Different Christian denominations have different ways of interpreting and honoring Jesus’ actions and words at the Last Supper. The Last Supper itself, according to the synoptic gospels, was a Passover meal and would have been celebrated according to specific rubrics within the Jewish tradition. Today, denominational groups have developed their own rubrics, some more specific than others. Some churches celebrate communion casually and infrequently, whereas for others this ritual is at the heart of their religious celebration.
In the Roman Catholic tradition, communion is central to churchgoing. Since the first or second centuries, Catholics have referred to the entire communion service itself—not just the bread and wine—as eucharist, which derives from the Greek eucharistēsas, meaning “giving thanks.”
The Roman Catholic church has developed specific guidelines about how the communion bread, typically referred to as a host, is made. These small round paper-like wafers don’t look a lot like bread as we ordinarily experience it and are clearly not made in the manner we might bake a loaf of French bread or challah. So who makes them? What kind of rules do they have to follow? Why don’t Catholics use regular bread they could bake themselves? And what about people who can’t eat wheat—are they unable to partake of communion in a Catholic church or are gluten-free options available?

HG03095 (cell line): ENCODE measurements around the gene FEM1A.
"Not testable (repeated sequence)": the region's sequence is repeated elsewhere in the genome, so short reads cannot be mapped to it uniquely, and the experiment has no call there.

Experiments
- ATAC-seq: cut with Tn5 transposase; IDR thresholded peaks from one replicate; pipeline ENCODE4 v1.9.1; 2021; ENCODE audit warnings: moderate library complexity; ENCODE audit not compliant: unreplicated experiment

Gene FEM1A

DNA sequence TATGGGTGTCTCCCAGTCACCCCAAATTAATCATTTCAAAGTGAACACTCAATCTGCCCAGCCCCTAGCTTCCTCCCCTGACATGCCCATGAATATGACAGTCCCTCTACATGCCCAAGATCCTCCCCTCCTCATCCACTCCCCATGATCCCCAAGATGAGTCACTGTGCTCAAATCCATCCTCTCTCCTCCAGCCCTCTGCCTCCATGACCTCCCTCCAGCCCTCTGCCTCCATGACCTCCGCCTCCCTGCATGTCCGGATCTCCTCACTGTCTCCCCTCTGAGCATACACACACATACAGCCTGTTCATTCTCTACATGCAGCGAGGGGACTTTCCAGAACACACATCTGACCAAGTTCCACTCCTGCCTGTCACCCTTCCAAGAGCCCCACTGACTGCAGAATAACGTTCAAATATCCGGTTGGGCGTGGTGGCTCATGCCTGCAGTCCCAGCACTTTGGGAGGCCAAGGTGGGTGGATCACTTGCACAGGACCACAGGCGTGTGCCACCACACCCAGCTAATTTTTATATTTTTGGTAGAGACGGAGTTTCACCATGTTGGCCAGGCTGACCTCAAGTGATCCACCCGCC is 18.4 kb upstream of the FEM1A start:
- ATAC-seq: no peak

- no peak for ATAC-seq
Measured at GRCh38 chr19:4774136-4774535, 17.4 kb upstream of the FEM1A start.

On today’s episode of Glad You Asked, hosts Emily Sanna and Rebecca Bratten Weiss talk to Sister Mary Catherine of the cloistered community of Passionist Nuns in Kentucky, whose community makes wafers for communion. Sister Mary Catherine explains the church’s traditions and guidelines for making communion hosts as well as the logistics and mechanics involved in the process.
You can learn more about this traditions and regulations regarding communion hosts in these links:
- “Where do hosts come from?” by Victoria M. Tufano
- “The story behind a communion host,” by Catholic Digest
- “Norms for the Distribution and Reception of Holy Communion under Both Kinds in the Dioceses of the United States of America”
- Monastery of the Sacred Passion, Erlanger, KY
- The Making of the Communion Bread for Holy Communion
Glad You Asked is sponsored by the Claretian Missionaries.